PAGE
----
But of course, as so many others have posited over the years, The Beatles outlasted first the mighty Aerosmith and then the behemoth Led Zeppelin to emerge victorious, earning the title of Colin Cowherd’s Best Rock Band of All Time. Besides these two finalists, the Fab Four also knocked off Creed, Def Leppard, Pearl Jam, and Guns N’ Roses on the way to the crown. As you can see, heavy, heavy competition here. You may be asking where The Rolling Stones fall in all this, as they and The Beatles duked it out over popularity in the 1960s, and debate over peoples’ favorite rages to this day. But alas, The Stones only made it to the Final Four, losing to eventual runner-up Led Zep. Steamrolled by the juggernaut, as it were.

After letting all this sink in and allowing some of the anger to evaporate, leaving my face and ears a healthy scorched pink as opposed to their former apopleptic purple hue, I have to question Colin Cowherd’s motives for this bracket in the first place. I mean, he obviously hates The Beatles. Why else would he choose to populate the field with a maddengly obtuse and inconsistent collection of talent? Does he like beating up on babies? Because that’s what he’s done here – allowed superior talent to compete with inferior product and watched the inevitable outcome unfurl. And in the end, credit must go to his listeners, as they were the ones who voted on the competition. The fact that anyone cared enough to participate in such a moronic exercise clearly holds a mirror to Cowherd’s fanbase – music is not their forte. As such, this whole thing is Exhibit B as to why jock talking heads should never be allowed to foist their musical taste on anyone. My April Fool’s Day entry is Exhibit A.

So if someone asks you who you think is the greatest rock band of all time, respond instead with a question: “Why is your focus so narrow?” And make sure they’ve never seen Cowherd’s bracket.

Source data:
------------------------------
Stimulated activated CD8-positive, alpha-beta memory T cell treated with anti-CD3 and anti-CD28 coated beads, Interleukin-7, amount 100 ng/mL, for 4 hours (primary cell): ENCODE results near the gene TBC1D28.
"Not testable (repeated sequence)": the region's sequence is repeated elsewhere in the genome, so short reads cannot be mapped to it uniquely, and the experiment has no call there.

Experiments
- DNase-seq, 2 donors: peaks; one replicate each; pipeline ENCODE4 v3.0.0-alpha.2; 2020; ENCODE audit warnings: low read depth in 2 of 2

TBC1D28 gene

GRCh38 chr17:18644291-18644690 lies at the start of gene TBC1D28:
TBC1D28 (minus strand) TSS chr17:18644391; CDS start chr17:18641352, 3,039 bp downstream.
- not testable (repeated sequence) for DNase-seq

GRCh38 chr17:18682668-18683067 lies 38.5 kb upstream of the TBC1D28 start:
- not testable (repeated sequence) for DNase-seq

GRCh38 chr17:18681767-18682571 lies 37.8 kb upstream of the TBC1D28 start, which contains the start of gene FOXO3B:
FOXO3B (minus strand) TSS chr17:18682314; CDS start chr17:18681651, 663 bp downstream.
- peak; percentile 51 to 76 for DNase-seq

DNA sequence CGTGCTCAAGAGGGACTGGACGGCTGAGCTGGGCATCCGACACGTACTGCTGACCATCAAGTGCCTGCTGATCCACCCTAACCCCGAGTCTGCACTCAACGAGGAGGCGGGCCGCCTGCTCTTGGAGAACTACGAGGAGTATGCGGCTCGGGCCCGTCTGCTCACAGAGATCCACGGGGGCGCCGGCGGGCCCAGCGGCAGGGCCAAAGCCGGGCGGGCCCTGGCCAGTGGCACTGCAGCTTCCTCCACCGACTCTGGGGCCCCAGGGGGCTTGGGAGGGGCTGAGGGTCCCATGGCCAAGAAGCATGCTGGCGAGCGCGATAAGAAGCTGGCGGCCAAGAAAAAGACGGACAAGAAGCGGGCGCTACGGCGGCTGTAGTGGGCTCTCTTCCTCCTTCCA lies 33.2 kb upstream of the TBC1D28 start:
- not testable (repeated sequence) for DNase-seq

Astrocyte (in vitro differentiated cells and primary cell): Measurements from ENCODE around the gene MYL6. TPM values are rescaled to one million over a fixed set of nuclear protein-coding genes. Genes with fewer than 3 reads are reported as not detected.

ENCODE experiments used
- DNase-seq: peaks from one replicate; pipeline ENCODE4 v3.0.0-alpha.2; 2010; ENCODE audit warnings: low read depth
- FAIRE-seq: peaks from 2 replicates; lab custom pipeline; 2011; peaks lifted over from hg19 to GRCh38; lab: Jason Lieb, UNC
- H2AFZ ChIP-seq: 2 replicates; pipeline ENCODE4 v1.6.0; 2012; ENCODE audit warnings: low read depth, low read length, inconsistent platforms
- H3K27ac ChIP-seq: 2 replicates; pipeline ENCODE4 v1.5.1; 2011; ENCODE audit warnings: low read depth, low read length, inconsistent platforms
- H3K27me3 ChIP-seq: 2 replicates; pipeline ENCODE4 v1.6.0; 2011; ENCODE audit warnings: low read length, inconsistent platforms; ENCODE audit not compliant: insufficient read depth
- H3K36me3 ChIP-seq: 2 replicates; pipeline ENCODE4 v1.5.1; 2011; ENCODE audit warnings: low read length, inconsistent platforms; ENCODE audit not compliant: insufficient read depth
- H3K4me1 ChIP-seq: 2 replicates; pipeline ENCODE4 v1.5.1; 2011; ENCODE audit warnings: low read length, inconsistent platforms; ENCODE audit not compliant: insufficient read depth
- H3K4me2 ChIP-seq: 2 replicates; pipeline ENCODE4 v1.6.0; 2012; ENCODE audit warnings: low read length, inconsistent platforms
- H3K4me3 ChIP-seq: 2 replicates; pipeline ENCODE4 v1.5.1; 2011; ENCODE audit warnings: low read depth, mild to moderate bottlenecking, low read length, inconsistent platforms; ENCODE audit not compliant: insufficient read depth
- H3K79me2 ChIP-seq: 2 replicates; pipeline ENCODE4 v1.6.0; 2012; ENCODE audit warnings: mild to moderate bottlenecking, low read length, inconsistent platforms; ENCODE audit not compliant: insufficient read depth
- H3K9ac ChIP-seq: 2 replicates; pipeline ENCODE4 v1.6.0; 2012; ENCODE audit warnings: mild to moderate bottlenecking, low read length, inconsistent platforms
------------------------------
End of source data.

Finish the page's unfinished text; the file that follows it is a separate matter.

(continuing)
* * *

The White Album is my favorite Beatles record – the scattershot nature of it serves it well, and offers new and exciting twists and turns over its four sides. Here are my ten favorite moments on it, in no particular order:

  1. The coda of “Happiness Is a Warm Gun” (“Bang bang, shoot shoot”), which is essentially half the song
  2. “Back in the U.S.S.R.”
  3. The chorus of “The Continuing Story of Bungalow Bill,” and the offbeat leadup (“All the children sing”)
  4. “Rocky Raccoon” (pronounced “ruck-OON”)
  5. The 0:56 mark in “Blackbird”: “Blackbird fly into the line of a dark black night”
  6. “Birthday”
  7. The end of “I’m So Tired” (“I’ll give you everything I got for a little peace of mind”)
  8. The self references in “Glass Onion” (“I Am the Walrus”) and “Savoy Truffle” (“Ob-La-Di, Ob-La-Da”)
  9. “Helter Skelter”
  10. “Dear Prudence”

Bonus moment: Pixies’ cover of “Wild Honey Pie,” and although it does not appear on The White Album, this is one of my favorite covers of all time, turning the quirky little minute-long acoustic number into a napalm-throated, earth-shaking clusterbomb.

My five least favorite moments on The White Album, in no particular order:

  1. “Mommy”’s line in “The Continuing Story of Bungalow Bill”
  2. “Revolution 9”
  3. The fake ending to “Helter Skelter”
  4. “Piggies”
  5. The titles of “Everybody’s Got Something to Hide Except Me and My Monkey” and “Why Don’t We Do It in the Road”